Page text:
Connect with us

Hi, what are you looking for?



Scientist Grows Fish in Hell's Kitchen, Vegetables in Prison

Can fish grow in Hell\'s Kitchen?For a glimpse into the future of urban farming, take a look inside a Hell’s Kitchen high school campus, a former public school in the Bronx, or even a nearby prison on Rikers Island.  Either way, you’ll see the hand of Cornell University horticulture specialist Philson Warner at work.  Warner has spent the past 20 years experimenting with hydroponic and aquaculture systems to develop more efficient methods for raising fish and vegetables in an urban environment, and sharing his knowledge with young people.

Growing Fish in the Bronx

Warner’s laboratory is based in the former Public School 39 on Longwood Avenue in the Bronx.  In an article by writer Timothy Greenleaf, Warner explains how his system combines hydroponics with aquaculture.  The fish droppings fertilize the plants, which in turn purify the water for return to the fish tanks.  Aside from yielding up to twenty vegetable crops per year and hundreds of pounds of fish, the lab functions as a teaching center for visiting schoolchildren.

Fish in Hell’s Kitchen

This past summer, Warner introduced his hydroponic/aquaculture system into a high school campus in the heart of the Hell’s Kitchen district of Manhattan.  Spread over two floors, it is an ambitious undertaking that will eventually include a retail store and greenhouse.

Growing Vegetables in Prison

Life being what it is, Warner’s work is not accessible to high school students behind bars just a short distance away, at the Rikers Island prison complex.  So, Warner has brought his lab to the prison, at the urging of social worker Christine Schmidt.  Starting two years ago with just three classes, the program has grown to include eight labs dispersed among the complex’s two high schools, with 15 teachers trained to use them.

Warner’s program at Rikers Island is part of a rapidly growing wave of green rehab projects and work programs for America’s enormous incarcerated population, including reclaiming waste for use in organic compost, and building solar modules.  If we can credit the Department of Defense with inventing the internet, perhaps it’s not too far-fetched to look behind our prison walls for sustainability solutions.

Image: suneko at flickr.

I don't like paywalls. You don't like paywalls. Who likes paywalls? Here at CleanTechnica, we implemented a limited paywall for a while, but it always felt wrong — and it was always tough to decide what we should put behind there. In theory, your most exclusive and best content goes behind a paywall. But then fewer people read it! We just don't like paywalls, and so we've decided to ditch ours. Unfortunately, the media business is still a tough, cut-throat business with tiny margins. It's a never-ending Olympic challenge to stay above water or even perhaps — gasp — grow. So ...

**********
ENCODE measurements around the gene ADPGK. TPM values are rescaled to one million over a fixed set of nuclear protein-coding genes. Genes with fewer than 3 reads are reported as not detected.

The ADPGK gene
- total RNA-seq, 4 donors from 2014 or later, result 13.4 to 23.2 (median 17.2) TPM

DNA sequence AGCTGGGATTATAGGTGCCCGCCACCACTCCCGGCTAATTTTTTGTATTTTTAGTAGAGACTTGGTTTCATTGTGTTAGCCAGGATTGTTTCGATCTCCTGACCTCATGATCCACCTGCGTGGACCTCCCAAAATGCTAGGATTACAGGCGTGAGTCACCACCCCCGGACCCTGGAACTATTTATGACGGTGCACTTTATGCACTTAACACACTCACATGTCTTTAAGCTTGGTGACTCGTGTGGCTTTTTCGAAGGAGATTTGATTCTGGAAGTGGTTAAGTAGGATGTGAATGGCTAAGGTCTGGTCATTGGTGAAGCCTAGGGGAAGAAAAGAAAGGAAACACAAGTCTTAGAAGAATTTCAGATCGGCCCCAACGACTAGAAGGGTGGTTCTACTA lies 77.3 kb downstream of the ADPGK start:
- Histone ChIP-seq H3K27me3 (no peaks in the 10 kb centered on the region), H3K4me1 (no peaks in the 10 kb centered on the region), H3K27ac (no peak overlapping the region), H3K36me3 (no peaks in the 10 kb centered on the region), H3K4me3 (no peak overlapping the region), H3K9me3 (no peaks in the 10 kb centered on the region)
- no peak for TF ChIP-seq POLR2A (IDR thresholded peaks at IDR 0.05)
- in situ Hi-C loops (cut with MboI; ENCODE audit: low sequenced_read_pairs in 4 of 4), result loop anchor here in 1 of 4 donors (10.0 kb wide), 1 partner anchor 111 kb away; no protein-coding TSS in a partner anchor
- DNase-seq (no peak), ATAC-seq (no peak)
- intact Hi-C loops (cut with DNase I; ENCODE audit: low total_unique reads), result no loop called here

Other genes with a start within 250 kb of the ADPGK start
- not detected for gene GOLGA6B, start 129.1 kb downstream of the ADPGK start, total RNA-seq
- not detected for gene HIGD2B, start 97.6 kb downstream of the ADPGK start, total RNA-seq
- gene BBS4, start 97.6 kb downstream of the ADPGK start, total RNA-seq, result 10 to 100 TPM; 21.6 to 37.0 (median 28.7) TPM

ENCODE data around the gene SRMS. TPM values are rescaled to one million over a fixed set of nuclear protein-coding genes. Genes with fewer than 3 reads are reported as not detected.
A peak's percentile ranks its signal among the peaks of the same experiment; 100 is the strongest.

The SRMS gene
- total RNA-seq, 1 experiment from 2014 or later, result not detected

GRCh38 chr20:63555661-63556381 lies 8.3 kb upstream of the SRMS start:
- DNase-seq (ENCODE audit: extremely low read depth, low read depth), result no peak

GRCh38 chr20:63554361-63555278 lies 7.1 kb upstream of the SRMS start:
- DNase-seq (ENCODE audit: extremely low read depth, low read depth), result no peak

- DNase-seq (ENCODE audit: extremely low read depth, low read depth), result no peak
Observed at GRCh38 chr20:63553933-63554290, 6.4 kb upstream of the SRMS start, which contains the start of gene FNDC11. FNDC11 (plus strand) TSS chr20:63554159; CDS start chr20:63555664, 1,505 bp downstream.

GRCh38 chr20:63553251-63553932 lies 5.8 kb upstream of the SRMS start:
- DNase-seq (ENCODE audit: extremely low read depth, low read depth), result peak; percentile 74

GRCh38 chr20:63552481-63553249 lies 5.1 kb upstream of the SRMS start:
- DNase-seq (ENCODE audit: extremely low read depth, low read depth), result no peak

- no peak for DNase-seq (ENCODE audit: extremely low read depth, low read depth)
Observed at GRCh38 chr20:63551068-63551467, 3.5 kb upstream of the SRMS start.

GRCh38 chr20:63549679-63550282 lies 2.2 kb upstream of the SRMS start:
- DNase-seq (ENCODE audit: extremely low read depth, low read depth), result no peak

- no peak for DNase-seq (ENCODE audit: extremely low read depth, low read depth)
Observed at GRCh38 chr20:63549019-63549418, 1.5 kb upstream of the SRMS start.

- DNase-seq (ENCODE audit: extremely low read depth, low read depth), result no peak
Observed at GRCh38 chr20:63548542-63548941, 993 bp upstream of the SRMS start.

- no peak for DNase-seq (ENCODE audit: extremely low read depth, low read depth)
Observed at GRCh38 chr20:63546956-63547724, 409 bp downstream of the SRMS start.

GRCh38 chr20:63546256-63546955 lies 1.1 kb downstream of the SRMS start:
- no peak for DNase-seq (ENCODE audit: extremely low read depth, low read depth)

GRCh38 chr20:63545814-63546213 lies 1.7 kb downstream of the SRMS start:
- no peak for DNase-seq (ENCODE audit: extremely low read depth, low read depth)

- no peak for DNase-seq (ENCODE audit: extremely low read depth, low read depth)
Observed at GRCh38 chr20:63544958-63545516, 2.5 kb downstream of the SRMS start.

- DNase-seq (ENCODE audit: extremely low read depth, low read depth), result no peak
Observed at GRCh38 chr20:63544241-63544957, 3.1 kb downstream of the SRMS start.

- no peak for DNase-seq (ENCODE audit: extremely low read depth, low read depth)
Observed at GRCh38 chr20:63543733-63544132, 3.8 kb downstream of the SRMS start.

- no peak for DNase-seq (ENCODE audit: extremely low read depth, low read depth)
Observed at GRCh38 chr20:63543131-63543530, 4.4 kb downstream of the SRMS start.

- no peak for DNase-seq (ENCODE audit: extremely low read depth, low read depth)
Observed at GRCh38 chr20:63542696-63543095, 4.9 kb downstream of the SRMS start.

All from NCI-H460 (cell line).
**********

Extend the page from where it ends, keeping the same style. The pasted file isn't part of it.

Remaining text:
If you like what we do and want to support us, please chip in a bit monthly via PayPal or Patreon to help our team do what we do! Thank you!
Sign up for daily news updates from CleanTechnica on email. Or follow us on Google News!

Have a tip for CleanTechnica, want to advertise, or want to suggest a guest for our CleanTech Talk podcast? Contact us here.

Written By

Tina specializes in military and corporate sustainability, advanced technology, emerging materials, biofuels, and water and wastewater issues. Views expressed are her own. Follow her on Twitter @TinaMCasey and Google+.


You May Also Like

Climate Change

A drumbeat of climate-fueled heatwaves, compounded by water management practices, will likely kill nearly all juvenile chinook salmon in the Sacramento River, California wildlife...

Clean Power

Unless you’ve been living under a rock, you’ve probably heard of the “Fish Cannon” or “Fish Tube.” If not, that’s OK, I’ll introduce you...


Kelp, which most of us refer to as seaweed, may be an important tool in the quest to limit the effects of a warming...

Policy & Politics

Zombie fish — it's just a prelude of what's to come for our waters, once protected, but not more.

Copyright © 2023 CleanTechnica. The content produced by this site is for entertainment purposes only. Opinions and comments published on this site may not be sanctioned by and do not necessarily represent the views of CleanTechnica, its owners, sponsors, affiliates, or subsidiaries.